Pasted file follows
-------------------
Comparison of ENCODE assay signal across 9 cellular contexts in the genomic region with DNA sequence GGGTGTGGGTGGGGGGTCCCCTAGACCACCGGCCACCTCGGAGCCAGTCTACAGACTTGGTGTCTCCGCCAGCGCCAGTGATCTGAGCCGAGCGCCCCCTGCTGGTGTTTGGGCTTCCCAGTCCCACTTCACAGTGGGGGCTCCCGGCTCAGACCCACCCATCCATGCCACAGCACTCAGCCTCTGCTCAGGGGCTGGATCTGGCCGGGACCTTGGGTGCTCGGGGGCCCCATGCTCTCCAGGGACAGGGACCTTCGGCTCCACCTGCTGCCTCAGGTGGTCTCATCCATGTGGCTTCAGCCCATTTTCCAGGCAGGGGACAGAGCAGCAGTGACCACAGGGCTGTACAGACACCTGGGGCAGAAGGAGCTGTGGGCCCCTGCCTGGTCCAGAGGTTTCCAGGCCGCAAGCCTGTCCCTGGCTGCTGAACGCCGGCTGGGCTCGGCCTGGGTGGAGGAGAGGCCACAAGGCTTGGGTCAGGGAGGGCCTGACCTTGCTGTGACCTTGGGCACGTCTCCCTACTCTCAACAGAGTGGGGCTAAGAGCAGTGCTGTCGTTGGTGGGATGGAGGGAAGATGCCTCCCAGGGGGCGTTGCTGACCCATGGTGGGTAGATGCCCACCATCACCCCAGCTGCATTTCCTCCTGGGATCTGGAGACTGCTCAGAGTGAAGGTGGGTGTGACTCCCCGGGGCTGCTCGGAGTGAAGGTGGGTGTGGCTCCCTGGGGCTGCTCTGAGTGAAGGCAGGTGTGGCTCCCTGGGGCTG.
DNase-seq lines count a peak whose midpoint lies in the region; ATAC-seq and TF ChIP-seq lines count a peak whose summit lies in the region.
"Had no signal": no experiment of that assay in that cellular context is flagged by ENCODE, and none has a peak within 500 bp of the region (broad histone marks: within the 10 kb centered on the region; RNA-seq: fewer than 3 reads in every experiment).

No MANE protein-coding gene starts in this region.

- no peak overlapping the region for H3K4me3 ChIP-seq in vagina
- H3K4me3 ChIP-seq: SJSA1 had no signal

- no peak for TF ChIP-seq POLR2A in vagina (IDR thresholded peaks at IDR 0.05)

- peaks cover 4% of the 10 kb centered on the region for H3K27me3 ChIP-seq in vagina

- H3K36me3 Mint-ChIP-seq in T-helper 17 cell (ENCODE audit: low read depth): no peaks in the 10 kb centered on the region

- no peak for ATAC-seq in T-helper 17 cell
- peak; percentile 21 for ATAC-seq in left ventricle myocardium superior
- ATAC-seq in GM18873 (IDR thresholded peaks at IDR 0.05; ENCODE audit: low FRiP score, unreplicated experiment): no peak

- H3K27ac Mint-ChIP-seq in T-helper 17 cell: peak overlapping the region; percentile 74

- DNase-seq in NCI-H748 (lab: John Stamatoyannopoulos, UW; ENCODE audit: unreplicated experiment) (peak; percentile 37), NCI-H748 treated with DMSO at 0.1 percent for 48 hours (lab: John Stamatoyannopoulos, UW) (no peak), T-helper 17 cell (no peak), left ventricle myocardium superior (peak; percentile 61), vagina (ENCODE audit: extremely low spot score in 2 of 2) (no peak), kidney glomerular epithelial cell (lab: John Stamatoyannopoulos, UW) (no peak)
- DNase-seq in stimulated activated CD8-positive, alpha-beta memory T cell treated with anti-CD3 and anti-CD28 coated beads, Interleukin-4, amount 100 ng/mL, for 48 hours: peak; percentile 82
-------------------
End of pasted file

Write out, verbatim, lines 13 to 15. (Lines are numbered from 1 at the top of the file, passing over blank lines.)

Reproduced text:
- H3K27ac Mint-ChIP-seq in T-helper 17 cell: peak overlapping the region; percentile 74

- DNase-seq in NCI-H748 (lab: John Stamatoyannopoulos, UW; ENCODE audit: unreplicated experiment) (peak; percentile 37), NCI-H748 treated with DMSO at 0.1 percent for 48 hours (lab: John Stamatoyannopoulos, UW) (no peak), T-helper 17 cell (no peak), left ventricle myocardium superior (peak; percentile 61), vagina (ENCODE audit: extremely low spot score in 2 of 2) (no peak), kidney glomerular epithelial cell (lab: John Stamatoyannopoulos, UW) (no peak)
- DNase-seq in stimulated activated CD8-positive, alpha-beta memory T cell treated with anti-CD3 and anti-CD28 coated beads, Interleukin-4, amount 100 ng/mL, for 48 hours: peak; percentile 82